View the syllabus for this course.

CERS 4019  1.5 Units
Minimum 5 Limit 15 PIN Required: Yes
Fireside Room

Immersion | January Week One | January Week Two | January Week Three | January Week Four | Fieldwork

Week 4: January 2012 

No currently scheduled courses.

Immersion | January Week One | January Week Two | January Week Three | January Week Four | Fieldwork


Community Fieldwork January
Gabriella Lettini

Community Fieldwork includes work in gender, racial and economic justice, queer activism, disability advocacy, immigration issues, environmental responsibility, civil liberties protection, HIV response, youth at risk, peace building, participating in a fundraising campaign for a non for profit or grassroots organization and more. Please arrange with the professor.
FE 4061     1.0-5.0 Units
Minimum 1 Limit 25             PIN Required: Yes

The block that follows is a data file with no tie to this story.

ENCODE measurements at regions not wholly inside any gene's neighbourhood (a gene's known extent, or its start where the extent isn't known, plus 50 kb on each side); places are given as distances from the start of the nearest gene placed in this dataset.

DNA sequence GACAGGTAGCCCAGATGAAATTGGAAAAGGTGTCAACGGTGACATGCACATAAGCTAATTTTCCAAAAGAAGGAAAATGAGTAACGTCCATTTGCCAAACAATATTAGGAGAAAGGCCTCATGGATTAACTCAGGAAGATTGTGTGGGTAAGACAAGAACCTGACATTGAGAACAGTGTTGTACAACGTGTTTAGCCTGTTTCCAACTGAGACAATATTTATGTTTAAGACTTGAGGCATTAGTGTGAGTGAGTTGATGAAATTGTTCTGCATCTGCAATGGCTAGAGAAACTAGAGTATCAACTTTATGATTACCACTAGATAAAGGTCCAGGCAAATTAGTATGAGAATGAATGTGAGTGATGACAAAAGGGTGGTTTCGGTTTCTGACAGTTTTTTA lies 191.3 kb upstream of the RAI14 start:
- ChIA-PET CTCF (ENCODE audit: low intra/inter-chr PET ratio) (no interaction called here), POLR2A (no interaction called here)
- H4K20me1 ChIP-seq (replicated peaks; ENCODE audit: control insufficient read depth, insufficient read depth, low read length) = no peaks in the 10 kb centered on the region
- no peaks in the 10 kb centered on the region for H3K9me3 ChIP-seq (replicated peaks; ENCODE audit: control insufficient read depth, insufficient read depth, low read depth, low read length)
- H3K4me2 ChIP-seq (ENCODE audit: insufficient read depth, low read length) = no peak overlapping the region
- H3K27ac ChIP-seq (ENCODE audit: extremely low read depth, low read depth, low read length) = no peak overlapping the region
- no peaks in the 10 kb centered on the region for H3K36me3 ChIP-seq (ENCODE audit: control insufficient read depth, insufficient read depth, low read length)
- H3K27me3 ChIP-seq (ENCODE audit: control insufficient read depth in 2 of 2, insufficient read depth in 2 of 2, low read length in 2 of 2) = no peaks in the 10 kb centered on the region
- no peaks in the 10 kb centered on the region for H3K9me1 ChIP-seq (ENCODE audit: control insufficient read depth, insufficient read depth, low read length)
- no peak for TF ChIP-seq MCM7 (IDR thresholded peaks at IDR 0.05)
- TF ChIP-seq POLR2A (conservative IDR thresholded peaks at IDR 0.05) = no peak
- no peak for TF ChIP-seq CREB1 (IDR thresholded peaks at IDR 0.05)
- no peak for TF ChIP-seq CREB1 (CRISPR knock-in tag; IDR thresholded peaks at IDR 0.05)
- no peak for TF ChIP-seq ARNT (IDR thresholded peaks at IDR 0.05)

Congregational Fieldwork Winter
Kurt Kuhwald

Fieldwork in Unitarian Universalist congregations includes teaching a religious education class for children or adults, working with a youth group, participating in a stewardship campaign and more. Please arrange with the professor.

FE 4051     1.0 - 5.0 Units
Minimum 1 Limit 25             PIN Required: Yes

Immersion | January Week One | January Week Two | January Week Three | January Week Four | Fieldwork

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2010-2011 (archived course listings)
Fall / Intersession / Spring / Summer / Online

Click to view the Starr King catalog in PDF format. (Note: Seminary for the Laity certificate program is no longer offered.)